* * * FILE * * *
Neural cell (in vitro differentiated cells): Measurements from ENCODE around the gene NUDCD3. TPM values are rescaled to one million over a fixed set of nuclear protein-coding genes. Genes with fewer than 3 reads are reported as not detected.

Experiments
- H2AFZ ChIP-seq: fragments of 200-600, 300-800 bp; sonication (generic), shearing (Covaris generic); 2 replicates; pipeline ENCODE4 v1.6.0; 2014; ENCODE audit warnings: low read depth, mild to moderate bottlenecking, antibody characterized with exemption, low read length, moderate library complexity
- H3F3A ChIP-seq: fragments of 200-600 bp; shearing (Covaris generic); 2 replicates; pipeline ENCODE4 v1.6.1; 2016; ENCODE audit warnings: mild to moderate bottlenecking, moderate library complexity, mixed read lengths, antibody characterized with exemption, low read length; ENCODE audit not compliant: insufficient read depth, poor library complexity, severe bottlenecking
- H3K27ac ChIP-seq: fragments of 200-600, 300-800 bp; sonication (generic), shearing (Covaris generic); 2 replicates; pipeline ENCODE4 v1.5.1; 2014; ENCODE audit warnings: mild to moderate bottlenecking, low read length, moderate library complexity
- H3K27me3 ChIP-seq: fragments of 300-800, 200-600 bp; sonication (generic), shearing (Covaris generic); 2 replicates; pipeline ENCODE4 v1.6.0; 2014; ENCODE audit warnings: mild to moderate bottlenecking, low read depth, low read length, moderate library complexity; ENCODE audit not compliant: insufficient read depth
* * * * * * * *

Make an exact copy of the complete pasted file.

Neural cell (in vitro differentiated cells): Measurements from ENCODE around the gene NUDCD3. TPM values are rescaled to one million over a fixed set of nuclear protein-coding genes. Genes with fewer than 3 reads are reported as not detected.

Experiments
- H2AFZ ChIP-seq: fragments of 200-600, 300-800 bp; sonication (generic), shearing (Covaris generic); 2 replicates; pipeline ENCODE4 v1.6.0; 2014; ENCODE audit warnings: low read depth, mild to moderate bottlenecking, antibody characterized with exemption, low read length, moderate library complexity
- H3F3A ChIP-seq: fragments of 200-600 bp; shearing (Covaris generic); 2 replicates; pipeline ENCODE4 v1.6.1; 2016; ENCODE audit warnings: mild to moderate bottlenecking, moderate library complexity, mixed read lengths, antibody characterized with exemption, low read length; ENCODE audit not compliant: insufficient read depth, poor library complexity, severe bottlenecking
- H3K27ac ChIP-seq: fragments of 200-600, 300-800 bp; sonication (generic), shearing (Covaris generic); 2 replicates; pipeline ENCODE4 v1.5.1; 2014; ENCODE audit warnings: mild to moderate bottlenecking, low read length, moderate library complexity
- H3K27me3 ChIP-seq: fragments of 300-800, 200-600 bp; sonication (generic), shearing (Covaris generic); 2 replicates; pipeline ENCODE4 v1.6.0; 2014; ENCODE audit warnings: mild to moderate bottlenecking, low read depth, low read length, moderate library complexity; ENCODE audit not compliant: insufficient read depth